A group of seven athletes and builders have been officially become the newest Honoured Members at Canada’s Sports Hall of Fame.
The inductees include:
- Michael “Pinball” Clemons – Athlete, football
- Stephanie Dixon – Athlete, Para-swimming
- Dr. Frank Hayden – Athlete, Special Olympics
- Sue Holloway – Athlete, Cross Country Skiing & Kayaking
- Colleen Jones – Athlete, Curling
- Annie Perreault – Athlete, Speed Skating
- Brian Trottier – Athlete, Ice Hockey
They say they are most proud to represent diversity. Each one got a chance to make a speech during the induction ceremony, and there wasn’t a dry eye in the room.
“I’m a little bit bias, but I think our class is terrific! We represent Canada so well, not just Canadian sport, but Canada. Geographically, culturally, gender wise, people with disabilities, winter sport, summer sport it’s all here among us,” said Dr. Frank Hayden, a creator of the Special Olympics movement.
Dr. Hayden used to work at Western and says the idea for Special Olympics was conceived in his office in the lower level of Thames Hall. Since then he has changed the lives of many with an intellectual disability around the world.
He adds “my goal from the beginning was to get us into the sport world.” When Special Olympics made the sport section of the newspaper, he knew he had made it.
Para-swimmer Stephanie Dixon was born without her right leg spoke about why she is proud to be apart of the class of 2016.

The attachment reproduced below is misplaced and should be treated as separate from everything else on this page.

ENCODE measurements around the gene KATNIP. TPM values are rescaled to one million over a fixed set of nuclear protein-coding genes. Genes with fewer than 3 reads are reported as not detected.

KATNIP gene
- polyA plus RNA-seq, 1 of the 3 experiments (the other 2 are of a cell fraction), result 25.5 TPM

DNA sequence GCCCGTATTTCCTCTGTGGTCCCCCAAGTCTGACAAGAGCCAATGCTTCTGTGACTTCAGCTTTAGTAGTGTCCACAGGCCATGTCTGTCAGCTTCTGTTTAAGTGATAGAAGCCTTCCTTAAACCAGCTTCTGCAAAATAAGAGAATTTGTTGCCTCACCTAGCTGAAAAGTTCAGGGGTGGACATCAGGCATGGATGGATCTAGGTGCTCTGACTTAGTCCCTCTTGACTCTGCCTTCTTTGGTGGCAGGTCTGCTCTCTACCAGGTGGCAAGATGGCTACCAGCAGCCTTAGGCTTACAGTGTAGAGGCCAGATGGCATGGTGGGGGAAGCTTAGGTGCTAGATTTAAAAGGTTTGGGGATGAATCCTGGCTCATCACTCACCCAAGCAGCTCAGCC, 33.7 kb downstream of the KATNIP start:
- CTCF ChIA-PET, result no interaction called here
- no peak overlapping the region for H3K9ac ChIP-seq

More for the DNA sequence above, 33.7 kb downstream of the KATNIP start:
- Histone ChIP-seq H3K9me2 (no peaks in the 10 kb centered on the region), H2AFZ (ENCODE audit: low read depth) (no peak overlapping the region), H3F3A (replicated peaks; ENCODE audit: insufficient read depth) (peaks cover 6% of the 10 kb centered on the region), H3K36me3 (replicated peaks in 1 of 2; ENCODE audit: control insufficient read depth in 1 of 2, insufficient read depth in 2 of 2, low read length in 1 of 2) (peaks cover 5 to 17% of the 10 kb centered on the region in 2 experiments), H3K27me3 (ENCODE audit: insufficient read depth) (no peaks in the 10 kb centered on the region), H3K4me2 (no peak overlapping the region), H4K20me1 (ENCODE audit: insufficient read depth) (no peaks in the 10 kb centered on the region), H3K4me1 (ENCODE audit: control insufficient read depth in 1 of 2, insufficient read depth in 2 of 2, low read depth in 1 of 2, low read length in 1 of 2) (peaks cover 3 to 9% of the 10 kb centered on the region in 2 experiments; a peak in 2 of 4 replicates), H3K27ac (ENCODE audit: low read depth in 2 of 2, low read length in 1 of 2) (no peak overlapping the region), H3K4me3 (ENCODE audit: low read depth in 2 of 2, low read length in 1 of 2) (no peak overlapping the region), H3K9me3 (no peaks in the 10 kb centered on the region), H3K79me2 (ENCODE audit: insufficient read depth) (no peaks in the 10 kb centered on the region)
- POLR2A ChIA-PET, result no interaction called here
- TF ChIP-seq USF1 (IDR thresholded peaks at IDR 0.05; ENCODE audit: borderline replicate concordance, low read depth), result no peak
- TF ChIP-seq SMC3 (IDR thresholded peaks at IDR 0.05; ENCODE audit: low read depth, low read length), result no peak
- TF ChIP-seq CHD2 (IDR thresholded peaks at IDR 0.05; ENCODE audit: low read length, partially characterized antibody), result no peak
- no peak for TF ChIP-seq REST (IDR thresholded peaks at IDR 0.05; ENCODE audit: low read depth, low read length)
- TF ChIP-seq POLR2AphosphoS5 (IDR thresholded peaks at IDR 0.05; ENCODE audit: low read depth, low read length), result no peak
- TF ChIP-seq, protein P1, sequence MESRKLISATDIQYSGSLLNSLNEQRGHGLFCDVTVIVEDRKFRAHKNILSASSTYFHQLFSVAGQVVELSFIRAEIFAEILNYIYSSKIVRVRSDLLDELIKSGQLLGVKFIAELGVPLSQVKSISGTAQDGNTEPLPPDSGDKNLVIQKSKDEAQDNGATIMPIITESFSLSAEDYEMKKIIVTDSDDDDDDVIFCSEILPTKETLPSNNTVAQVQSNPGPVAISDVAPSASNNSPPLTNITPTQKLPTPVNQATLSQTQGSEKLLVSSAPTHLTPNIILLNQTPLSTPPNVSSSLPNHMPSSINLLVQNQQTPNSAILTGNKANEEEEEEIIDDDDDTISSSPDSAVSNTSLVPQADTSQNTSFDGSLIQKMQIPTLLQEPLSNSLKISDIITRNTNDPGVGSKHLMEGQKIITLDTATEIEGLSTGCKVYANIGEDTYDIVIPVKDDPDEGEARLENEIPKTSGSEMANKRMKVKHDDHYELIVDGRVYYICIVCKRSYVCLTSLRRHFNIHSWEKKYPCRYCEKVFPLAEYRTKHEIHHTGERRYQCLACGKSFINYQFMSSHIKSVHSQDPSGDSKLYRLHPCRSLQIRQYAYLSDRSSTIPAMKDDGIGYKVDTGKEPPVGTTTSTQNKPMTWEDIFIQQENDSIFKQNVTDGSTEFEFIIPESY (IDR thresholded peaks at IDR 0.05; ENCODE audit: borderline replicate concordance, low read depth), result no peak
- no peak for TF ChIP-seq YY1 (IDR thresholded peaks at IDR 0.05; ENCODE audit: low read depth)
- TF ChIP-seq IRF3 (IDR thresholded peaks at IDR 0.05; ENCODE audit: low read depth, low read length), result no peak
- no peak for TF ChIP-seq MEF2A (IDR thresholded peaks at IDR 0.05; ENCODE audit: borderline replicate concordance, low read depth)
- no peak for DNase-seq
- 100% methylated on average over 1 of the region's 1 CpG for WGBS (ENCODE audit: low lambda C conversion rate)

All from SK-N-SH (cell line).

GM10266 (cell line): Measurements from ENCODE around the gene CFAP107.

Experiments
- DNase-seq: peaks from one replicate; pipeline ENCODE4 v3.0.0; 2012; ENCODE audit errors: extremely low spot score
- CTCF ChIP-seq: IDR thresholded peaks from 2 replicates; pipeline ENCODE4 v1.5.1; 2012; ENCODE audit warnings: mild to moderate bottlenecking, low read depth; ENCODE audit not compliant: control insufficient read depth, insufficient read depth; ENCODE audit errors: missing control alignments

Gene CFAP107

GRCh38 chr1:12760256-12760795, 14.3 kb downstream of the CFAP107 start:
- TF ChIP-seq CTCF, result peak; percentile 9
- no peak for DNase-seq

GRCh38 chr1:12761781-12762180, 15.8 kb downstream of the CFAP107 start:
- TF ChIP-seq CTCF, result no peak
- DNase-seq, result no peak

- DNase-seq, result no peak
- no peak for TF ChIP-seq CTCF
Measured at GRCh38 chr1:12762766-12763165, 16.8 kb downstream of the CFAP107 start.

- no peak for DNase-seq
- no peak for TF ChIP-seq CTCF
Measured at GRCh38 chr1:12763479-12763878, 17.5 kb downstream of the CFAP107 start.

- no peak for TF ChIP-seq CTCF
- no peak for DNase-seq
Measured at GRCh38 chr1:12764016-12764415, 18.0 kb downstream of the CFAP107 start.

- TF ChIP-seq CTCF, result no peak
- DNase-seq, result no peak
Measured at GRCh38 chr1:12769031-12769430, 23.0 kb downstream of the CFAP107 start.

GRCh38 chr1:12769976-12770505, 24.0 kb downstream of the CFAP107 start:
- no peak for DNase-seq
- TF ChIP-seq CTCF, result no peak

“Canada is such a diverse country and so for this class to be representative of Canada is really important because we’re not inspiring a couple people, we have an opportunity to inspire the country.”
Inspiring the country included Dixon speaking with a class of grade 12 students the afternoon of the induction celebration. She got to share stories from her childhood and spoke about accepting yourself for you are because whoever you are and whatever you have is enough to achieve your goals.
“Most of the sport I’ve done in my life I’ve done against people without a disability. For example, in grade 7 and grade 8 I wanted to do high jump. So hopping up to the bar I tried to dive over backwards flipping in the air but it was just not working. I could not get up and over the bar, but I have had creative people in my life and someone whispered ‘why don’t you dive over forwards?'”
Each of these Honoured Members has a story worth sharing, which is why their legacy will live on at Canada’s Sports Hall of Fame. Michael “Pinball” Clemons decided to take his moment to speak about how his other six class members have inspired him.